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Love blossoms in romantic garden café


Mount Usher Gardens, Ashford, Co Wicklow.

Tel: 0404 40116


Love blossoms in romantic garden café

Oh the early days of romance, when your skeletons are entombed behind a yellowing wedding dress and a box of old love letters in the spare-room wardrobe. When the serendipity of your mutual availability seems miraculous and tiny revelations morph into ringing endorsements of your suitability.

Covert examination of the other's book shelves, bathroom cabinets and iPod play lists scream unanimously. Yes! Yes! Yes! Not even Facebook can throw up portents of how and when it will all go wrong.

No, such is your blind determination to coax this one over the finishing line, you will shave your legs twice a day, you will smell like heaven, you will sparkle with wit and charm and geniality.

The mystery of why there is not already a lovesick man stretched in obeisance before the altar of your all-round fabulousness will only add to your feminine mystique as he leads you down the maple path in Mount Usher Gardens, and you beguile him by murmuring the names of all the flowers: agapanthus, rhododendron, azalea.

Thank Christ for the internet -- for without it, I would never have found what the readers of BBC Gardeners' World voted "the most romantic garden" in Ireland. And though my horticultural blagging seemed to be doing the trick, it was exhausting, and, besides, I needed to pee.

So I pulled a strand of wild garlic from the ground, crushed the flower between my fingers, and, waving the mulch beneath his nostrils, I turned to Professor McGuffin and said: "Don't know about you, but I'm starving, let's have lunch."

The garden café in Mount Usher is part of the Avoca group. Now, I'm not sold on their shabby-chic knick-knackery: fairy-cake mountains and elderflower lemonade are a bit too Lewis Carroll for my liking, but they do dish up a good feed, in fairness to them.

We took a table in the garden, beneath a weeping cherry blossom. McGuffin ordered a glass of Ancora Pinot Grigio , I had a glass of Cuvée Orelie Chardonnay.

"So this is what you call work," he said, tapping his menu off the table. "Drinking wine in the middle of day." I bit my tongue and replied that it wasn't as easy as it looked. But here's the problem with having a big mouth -- the words "we don't all have public service pensions in the offing, sweetheart", spilled out, followed by a hollow, and somewhat pathetic disclaimer: "I'm only joking."

McGuffin bristled and we spent the next five minutes reading the menu in silence.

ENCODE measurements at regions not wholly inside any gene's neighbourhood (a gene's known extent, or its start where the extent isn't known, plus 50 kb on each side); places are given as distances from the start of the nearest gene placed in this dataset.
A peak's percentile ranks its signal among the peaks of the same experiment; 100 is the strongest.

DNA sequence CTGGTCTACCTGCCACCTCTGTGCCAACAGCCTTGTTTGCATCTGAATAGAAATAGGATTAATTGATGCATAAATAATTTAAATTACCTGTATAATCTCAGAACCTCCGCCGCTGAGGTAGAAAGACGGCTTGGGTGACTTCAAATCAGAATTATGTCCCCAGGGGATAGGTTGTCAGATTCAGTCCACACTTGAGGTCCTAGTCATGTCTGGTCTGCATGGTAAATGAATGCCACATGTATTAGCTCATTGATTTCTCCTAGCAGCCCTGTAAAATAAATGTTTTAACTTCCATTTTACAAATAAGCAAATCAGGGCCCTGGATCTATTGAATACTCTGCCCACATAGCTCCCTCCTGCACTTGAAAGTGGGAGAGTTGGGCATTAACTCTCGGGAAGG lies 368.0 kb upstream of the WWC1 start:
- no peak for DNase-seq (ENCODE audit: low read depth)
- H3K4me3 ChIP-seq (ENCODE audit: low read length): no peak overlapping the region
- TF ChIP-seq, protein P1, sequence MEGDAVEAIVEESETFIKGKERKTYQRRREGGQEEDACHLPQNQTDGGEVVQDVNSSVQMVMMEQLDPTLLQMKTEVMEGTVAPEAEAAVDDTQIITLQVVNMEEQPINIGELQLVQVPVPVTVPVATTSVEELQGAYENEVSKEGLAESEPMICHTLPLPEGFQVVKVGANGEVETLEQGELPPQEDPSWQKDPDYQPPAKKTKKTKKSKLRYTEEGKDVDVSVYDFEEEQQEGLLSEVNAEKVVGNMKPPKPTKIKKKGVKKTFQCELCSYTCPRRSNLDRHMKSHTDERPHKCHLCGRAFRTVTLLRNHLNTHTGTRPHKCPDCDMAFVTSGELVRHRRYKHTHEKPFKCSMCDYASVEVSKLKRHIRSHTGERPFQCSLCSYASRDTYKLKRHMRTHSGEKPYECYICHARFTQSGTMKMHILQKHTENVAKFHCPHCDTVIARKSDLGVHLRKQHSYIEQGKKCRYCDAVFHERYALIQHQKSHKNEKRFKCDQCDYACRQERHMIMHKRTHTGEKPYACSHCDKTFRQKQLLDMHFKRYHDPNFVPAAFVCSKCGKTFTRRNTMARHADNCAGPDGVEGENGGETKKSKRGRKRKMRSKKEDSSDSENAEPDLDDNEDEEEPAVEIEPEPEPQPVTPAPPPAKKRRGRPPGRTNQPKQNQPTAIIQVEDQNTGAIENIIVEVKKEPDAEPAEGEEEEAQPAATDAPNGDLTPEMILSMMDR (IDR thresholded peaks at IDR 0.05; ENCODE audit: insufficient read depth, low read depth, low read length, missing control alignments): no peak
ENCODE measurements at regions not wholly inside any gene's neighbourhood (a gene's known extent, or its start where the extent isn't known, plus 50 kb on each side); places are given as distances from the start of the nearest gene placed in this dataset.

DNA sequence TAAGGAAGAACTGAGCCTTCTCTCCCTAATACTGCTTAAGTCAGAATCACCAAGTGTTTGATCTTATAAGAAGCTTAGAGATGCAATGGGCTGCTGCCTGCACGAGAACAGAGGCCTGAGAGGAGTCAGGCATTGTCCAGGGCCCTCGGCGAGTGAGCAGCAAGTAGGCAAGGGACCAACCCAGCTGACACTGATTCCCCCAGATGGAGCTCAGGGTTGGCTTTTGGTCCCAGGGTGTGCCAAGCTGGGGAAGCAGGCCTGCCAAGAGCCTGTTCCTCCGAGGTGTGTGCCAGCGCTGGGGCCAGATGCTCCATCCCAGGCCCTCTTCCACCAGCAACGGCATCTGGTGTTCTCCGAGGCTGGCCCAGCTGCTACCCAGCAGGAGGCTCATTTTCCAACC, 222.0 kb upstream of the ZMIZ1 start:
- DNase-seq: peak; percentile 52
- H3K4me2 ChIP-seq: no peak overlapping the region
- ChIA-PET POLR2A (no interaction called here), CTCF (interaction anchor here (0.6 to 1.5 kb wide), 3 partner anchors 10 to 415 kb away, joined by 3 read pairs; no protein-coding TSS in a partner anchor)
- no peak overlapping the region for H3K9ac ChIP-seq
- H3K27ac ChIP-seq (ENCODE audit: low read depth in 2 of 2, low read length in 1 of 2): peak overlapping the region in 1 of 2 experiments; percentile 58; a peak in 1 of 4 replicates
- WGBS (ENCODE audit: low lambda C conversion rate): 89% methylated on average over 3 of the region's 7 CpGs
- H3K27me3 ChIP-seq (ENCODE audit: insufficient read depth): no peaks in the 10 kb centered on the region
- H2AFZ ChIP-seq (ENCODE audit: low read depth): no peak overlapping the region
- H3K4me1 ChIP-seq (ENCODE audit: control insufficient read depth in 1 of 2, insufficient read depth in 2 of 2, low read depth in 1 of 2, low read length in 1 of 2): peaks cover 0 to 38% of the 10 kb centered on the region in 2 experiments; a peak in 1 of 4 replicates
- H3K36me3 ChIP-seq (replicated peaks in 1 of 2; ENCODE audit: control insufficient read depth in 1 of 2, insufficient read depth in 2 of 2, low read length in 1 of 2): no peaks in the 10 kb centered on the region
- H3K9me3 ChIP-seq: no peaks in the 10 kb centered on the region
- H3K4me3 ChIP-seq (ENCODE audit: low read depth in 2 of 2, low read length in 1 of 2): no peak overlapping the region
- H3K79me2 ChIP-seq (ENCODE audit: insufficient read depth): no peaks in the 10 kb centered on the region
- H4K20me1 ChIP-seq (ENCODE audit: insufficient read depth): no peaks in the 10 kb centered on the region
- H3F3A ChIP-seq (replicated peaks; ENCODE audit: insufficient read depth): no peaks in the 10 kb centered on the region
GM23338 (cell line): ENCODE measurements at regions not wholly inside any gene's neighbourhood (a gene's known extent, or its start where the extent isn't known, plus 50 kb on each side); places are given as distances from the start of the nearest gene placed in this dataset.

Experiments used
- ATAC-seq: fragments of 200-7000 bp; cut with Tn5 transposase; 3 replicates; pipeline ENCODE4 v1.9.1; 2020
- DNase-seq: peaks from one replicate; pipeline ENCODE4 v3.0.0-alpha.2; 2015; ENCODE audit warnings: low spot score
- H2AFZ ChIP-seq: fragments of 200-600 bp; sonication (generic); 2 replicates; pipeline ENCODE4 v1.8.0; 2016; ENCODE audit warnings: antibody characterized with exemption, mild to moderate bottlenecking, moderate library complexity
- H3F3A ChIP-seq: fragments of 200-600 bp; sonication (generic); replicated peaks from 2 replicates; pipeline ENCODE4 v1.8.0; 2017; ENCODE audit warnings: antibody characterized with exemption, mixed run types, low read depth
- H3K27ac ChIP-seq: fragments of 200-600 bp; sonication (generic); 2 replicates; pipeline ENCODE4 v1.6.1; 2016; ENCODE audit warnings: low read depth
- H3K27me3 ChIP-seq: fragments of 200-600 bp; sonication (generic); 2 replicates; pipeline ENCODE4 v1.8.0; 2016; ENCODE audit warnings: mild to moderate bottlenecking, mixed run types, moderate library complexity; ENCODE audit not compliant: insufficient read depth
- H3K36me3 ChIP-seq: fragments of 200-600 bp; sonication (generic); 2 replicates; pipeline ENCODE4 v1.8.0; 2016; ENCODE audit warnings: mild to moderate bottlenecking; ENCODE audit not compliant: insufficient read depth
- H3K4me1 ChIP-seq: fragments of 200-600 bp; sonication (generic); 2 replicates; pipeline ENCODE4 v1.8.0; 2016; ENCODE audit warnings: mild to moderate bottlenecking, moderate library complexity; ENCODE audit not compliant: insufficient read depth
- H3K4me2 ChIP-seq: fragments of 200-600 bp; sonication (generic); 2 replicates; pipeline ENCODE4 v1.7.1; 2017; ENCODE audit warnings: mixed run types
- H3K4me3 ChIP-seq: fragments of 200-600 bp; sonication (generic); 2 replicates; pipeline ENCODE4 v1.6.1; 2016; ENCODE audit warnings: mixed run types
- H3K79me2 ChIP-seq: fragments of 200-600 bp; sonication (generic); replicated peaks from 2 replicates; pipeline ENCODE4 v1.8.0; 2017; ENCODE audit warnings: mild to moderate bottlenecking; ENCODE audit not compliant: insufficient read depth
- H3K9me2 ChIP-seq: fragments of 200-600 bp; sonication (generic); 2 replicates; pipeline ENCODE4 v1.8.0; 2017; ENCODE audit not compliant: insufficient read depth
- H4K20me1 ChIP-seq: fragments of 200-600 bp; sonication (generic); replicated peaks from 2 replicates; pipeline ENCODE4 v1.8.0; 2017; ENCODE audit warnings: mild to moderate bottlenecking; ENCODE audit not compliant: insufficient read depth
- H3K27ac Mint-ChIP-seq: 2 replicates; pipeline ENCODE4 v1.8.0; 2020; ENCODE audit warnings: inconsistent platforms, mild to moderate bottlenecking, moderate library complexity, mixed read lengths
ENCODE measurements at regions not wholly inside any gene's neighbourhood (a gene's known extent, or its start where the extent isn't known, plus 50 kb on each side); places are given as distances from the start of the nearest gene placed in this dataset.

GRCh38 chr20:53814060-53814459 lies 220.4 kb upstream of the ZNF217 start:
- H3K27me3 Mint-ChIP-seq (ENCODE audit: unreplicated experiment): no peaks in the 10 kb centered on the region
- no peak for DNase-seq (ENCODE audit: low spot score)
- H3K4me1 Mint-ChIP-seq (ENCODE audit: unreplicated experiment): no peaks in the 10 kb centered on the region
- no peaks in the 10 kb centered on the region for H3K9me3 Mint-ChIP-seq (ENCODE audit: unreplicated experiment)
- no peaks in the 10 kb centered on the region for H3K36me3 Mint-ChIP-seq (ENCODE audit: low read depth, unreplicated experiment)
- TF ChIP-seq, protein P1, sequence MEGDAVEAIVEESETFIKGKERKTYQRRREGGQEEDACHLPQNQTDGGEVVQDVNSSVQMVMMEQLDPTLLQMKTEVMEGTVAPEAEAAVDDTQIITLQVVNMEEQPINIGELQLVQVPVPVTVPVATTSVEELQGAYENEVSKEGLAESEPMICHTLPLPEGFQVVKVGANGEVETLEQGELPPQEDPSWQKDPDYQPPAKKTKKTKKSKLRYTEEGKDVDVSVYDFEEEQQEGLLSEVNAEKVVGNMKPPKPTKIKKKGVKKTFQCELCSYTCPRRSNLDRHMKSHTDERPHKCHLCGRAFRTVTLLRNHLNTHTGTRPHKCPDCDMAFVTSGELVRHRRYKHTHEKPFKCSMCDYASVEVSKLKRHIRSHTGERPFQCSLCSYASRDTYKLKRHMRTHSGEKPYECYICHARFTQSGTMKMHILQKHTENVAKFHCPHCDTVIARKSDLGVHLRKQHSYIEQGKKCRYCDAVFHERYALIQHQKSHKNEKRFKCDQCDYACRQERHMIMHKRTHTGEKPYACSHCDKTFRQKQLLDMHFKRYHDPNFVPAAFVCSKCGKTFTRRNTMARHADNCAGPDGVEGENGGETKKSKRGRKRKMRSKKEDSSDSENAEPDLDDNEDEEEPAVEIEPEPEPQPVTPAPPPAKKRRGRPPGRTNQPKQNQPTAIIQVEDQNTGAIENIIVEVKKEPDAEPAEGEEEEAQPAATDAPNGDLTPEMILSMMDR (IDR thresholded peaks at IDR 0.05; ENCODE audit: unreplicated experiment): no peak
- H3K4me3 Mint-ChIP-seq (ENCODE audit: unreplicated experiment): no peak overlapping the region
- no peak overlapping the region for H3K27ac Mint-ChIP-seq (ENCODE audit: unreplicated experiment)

He forgave me with the pronouncement that he'd be having monkfish to start.

"Fantastic," I replied, eager to move things back into the private -- and hopefully intimate -- sector. Mercifully, the monkfish was fantastic. Pan-fried with a soft golden finish -- to seal the flavour into the firm buttery texture -- it peeled apart in pristine white chunks that sang with freshness and nuances of lime and chilli.

It came aboard a plate of young salad greens: rocket, chard and shavings of marinated chicory. Fresh chilli and purple sprouting broccoli added colour and vibrancy to the mix (€8.95). Perfection.

Duck liver pâté (€7.95) was served in a thick, smokey slab studded with pistachio nuts to counter the unctuous texture, while dried apricots and dates mellowed the gamey intensity. It was a heart stopper alright, the final nail hammered in with a butter lid. Again it came with young mixed leaves, some chewy toasted sourdough that was flecked with olives, and a jammy, old-fashioned apple chutney.

Ah yes, we had survived the choppy waters of political discourse, and for fear of another relapse I made a mental note to expunge the words "Croke Park Agreement" from my vocabulary.

And on we waltzed to the main course. While the choice of starters was limited, there was plenty to chew over on the main menu. Salads of substance included Serrano with Coolea and honey cress (€14.95), and a classic mix of goat's cheese, beetroot and hazelnut, accompanied by quinoa, blood orange and pickled artichoke (€13.95).

There was also a generous-sounding antipasti platter, featuring charcuterie, tapenade, hummus, tomato pesto, olives and cornichons with toasted sourdough (€16.95).

From a list of hot dishes that included vegetable tikka masala, seafood linguine and Avoca fish pie, I chose a Spanish seafood stew (€15.95), which was packed with good-quality chorizo, the smoky paprika and garlic oil really gave the chunks of cod a kick, but I wasn't convinced by the salmon -- the chorizo was sweet and oily enough, thank you.

The bulk in this rustic tomato stew came from waxy, new-season baby spuds -- a good addition.

McGuffin's Castletownbere crab salad (€14.95) was a delicate, creamy affair, bound with crème fraiche and strips of fennel for aniseed bite, its sidekicks included segments of green apple and grapefruit. It was summery and demure, but its refinement was somewhat undermined by the presence of a hefty doorstop of toasted brown poppy-seed loaf, which, aside from being burnt, was awkward and onerous.

Dessert (€5.75) yielded a return to fancy -- in the form of a pretty blackberry posset, crowned with a spoonful of cream, while sugared shortbread played chaperone. My appetite rebels against such tweeness, but McGuffin -- disclosing an unexpected sweet tooth -- ravaged it with breathtaking zeal.

I filled his coffee cup from our cafetiere a deux, and waited. "That was fun," he said -- eventually. Then, leaning over and pressing a stolen anemone into my hand, he asked: "When will I see you again?"

What could I say? God bless you Monty Don.

TYPICAL DISH: Avoca fish pie


THE DAMAGE: €78.27 for two starters, two mains, one dessert, two glasses of wine, coffee


AT THE TABLE: Daytrippers

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